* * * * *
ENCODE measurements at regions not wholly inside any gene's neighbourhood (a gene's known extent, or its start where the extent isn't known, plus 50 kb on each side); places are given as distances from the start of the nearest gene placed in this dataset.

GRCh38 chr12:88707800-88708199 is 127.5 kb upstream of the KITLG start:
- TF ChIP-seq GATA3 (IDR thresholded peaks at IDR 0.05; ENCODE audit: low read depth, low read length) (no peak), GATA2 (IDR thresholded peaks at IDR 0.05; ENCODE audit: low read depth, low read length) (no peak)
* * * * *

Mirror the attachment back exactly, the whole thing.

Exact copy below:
ENCODE measurements at regions not wholly inside any gene's neighbourhood (a gene's known extent, or its start where the extent isn't known, plus 50 kb on each side); places are given as distances from the start of the nearest gene placed in this dataset.

GRCh38 chr12:88707800-88708199 is 127.5 kb upstream of the KITLG start:
- TF ChIP-seq GATA3 (IDR thresholded peaks at IDR 0.05; ENCODE audit: low read depth, low read length) (no peak), GATA2 (IDR thresholded peaks at IDR 0.05; ENCODE audit: low read depth, low read length) (no peak)